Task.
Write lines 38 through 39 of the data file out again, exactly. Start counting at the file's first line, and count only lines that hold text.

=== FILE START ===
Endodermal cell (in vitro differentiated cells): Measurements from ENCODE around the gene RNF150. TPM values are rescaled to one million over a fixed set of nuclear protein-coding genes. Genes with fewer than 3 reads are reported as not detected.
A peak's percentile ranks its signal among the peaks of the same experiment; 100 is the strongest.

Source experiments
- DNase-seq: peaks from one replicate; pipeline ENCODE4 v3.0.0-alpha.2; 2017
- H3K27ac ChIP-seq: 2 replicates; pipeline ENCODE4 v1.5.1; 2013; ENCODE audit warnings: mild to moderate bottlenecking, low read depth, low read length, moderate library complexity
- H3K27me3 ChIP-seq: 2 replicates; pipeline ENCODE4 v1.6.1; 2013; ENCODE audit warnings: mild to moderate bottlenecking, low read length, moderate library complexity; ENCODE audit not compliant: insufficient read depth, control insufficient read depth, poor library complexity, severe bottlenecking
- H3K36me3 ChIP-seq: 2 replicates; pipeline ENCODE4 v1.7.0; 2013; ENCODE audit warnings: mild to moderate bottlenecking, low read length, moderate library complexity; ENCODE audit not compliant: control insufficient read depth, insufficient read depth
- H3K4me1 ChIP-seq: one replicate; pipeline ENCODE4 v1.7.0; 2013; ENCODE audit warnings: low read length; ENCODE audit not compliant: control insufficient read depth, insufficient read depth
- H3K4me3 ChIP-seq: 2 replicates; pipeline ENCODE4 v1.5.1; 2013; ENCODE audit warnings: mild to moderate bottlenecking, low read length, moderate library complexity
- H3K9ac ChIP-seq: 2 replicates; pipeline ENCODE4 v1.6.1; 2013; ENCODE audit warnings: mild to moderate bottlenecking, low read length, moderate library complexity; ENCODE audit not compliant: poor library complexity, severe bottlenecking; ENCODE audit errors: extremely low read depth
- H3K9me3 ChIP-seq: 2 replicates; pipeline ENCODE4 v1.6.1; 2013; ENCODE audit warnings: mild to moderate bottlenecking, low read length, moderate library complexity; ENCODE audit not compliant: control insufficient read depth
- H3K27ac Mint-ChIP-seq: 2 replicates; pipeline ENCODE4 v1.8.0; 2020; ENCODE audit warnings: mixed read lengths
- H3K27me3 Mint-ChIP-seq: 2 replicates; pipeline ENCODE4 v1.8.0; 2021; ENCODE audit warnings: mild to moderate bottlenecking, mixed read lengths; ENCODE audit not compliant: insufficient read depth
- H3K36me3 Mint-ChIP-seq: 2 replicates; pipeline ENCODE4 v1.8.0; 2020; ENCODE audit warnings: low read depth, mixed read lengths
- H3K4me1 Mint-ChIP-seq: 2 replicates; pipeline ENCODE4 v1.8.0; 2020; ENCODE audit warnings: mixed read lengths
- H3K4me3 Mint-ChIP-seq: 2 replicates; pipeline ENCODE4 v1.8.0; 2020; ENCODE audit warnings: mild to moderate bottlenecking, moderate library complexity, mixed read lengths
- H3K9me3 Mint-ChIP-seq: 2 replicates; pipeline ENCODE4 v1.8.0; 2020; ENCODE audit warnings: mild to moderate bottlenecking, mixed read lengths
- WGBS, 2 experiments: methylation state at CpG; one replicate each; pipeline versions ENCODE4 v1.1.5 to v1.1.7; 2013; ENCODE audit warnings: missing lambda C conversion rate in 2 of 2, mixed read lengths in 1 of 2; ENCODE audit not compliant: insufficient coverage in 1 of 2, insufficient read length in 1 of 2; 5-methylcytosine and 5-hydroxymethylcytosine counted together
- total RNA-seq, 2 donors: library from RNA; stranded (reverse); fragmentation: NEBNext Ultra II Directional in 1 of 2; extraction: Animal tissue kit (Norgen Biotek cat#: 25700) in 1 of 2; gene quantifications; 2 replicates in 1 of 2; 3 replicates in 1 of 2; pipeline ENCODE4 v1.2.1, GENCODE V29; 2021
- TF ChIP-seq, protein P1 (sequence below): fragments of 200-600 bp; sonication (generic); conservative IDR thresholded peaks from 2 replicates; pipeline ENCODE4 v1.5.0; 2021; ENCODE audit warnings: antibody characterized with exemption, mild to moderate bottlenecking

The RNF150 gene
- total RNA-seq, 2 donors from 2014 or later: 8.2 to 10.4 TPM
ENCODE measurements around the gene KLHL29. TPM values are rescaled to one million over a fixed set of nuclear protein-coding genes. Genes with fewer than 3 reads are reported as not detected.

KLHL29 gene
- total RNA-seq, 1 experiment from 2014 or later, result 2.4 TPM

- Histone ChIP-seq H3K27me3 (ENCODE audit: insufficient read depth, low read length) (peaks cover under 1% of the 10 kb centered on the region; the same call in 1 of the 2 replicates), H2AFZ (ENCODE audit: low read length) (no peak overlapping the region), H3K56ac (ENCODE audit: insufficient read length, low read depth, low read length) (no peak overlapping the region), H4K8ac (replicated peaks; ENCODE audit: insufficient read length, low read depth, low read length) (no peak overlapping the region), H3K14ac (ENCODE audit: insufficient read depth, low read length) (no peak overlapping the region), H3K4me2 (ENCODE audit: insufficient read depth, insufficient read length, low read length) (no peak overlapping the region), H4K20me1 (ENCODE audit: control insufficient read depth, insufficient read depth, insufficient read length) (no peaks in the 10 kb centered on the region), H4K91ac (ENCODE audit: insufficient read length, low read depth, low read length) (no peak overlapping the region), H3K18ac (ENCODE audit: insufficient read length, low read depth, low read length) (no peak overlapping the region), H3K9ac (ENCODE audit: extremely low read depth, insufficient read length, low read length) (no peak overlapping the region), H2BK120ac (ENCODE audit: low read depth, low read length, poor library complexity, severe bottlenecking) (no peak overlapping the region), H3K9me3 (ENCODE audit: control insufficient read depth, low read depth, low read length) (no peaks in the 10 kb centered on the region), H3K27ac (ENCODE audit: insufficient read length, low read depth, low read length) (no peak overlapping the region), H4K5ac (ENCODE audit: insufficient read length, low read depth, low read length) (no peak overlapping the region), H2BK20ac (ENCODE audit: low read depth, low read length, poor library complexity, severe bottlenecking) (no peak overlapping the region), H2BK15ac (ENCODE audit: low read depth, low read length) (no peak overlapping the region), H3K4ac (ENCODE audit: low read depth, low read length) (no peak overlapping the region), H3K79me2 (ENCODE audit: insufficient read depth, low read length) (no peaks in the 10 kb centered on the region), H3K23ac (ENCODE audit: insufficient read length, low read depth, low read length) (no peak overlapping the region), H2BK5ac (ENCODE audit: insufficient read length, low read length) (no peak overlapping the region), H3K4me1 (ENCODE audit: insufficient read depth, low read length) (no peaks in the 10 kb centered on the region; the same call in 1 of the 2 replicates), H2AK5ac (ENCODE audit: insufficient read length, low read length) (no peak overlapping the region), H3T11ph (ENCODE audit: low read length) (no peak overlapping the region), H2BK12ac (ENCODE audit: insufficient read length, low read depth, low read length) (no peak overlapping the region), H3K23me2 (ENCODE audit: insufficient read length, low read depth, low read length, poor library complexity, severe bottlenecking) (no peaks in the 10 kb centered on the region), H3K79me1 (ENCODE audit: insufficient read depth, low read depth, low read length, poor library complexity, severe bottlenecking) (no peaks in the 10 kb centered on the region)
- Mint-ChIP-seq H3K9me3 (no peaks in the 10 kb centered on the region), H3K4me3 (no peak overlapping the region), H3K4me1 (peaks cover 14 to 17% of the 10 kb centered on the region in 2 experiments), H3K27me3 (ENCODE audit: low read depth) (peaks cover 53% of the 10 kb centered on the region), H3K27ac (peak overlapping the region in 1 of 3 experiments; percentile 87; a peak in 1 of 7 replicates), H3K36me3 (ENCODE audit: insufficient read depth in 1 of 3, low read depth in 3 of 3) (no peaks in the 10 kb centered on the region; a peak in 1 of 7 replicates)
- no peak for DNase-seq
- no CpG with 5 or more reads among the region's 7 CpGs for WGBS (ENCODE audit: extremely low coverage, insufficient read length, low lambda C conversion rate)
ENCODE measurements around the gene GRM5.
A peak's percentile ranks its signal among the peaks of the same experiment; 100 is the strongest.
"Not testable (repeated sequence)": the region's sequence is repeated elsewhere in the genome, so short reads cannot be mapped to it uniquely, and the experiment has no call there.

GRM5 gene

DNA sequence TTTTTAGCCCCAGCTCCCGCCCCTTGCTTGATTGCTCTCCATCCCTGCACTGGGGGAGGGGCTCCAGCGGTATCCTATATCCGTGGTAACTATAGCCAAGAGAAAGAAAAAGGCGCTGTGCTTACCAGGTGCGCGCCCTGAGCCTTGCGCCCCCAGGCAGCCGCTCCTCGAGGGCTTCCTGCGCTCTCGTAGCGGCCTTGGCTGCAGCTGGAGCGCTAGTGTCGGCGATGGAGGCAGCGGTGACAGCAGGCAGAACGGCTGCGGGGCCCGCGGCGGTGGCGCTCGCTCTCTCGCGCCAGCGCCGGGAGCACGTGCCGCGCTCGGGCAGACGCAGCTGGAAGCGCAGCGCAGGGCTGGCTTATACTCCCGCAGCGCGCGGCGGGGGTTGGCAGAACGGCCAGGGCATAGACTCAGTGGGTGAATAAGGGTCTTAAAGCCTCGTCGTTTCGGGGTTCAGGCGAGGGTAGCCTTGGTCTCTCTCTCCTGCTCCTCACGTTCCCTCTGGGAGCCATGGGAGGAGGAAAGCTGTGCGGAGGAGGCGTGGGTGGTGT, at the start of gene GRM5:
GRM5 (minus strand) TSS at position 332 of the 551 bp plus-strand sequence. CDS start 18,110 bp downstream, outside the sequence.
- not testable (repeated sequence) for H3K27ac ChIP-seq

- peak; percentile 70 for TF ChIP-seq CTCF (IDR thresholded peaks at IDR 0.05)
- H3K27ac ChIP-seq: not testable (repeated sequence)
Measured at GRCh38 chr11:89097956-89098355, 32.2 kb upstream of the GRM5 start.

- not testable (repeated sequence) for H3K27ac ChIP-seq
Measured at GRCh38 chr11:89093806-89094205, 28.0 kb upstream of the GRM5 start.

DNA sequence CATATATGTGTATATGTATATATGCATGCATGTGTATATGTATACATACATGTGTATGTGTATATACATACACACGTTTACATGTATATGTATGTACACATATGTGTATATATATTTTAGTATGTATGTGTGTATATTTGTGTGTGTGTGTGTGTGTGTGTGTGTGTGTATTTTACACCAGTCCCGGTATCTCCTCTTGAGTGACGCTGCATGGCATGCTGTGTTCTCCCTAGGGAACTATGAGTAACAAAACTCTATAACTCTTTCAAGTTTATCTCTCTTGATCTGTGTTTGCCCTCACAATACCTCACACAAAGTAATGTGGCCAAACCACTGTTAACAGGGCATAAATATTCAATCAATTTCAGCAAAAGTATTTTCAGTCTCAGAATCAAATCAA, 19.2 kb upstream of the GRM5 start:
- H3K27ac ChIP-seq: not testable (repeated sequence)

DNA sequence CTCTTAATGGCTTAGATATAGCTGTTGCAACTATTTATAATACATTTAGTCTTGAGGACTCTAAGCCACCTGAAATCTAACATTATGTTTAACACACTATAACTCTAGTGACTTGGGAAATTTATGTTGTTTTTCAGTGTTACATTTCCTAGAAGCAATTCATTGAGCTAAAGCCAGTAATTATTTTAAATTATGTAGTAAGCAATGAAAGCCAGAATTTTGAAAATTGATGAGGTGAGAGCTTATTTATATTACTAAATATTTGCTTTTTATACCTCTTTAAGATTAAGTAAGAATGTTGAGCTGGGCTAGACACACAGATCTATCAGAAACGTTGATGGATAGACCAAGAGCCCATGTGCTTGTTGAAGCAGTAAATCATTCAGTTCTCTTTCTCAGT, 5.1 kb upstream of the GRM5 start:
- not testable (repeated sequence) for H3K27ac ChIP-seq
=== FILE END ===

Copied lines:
- H3K27ac ChIP-seq: not testable (repeated sequence)
Measured at GRCh38 chr11:89097956-89098355, 32.2 kb upstream of the GRM5 start.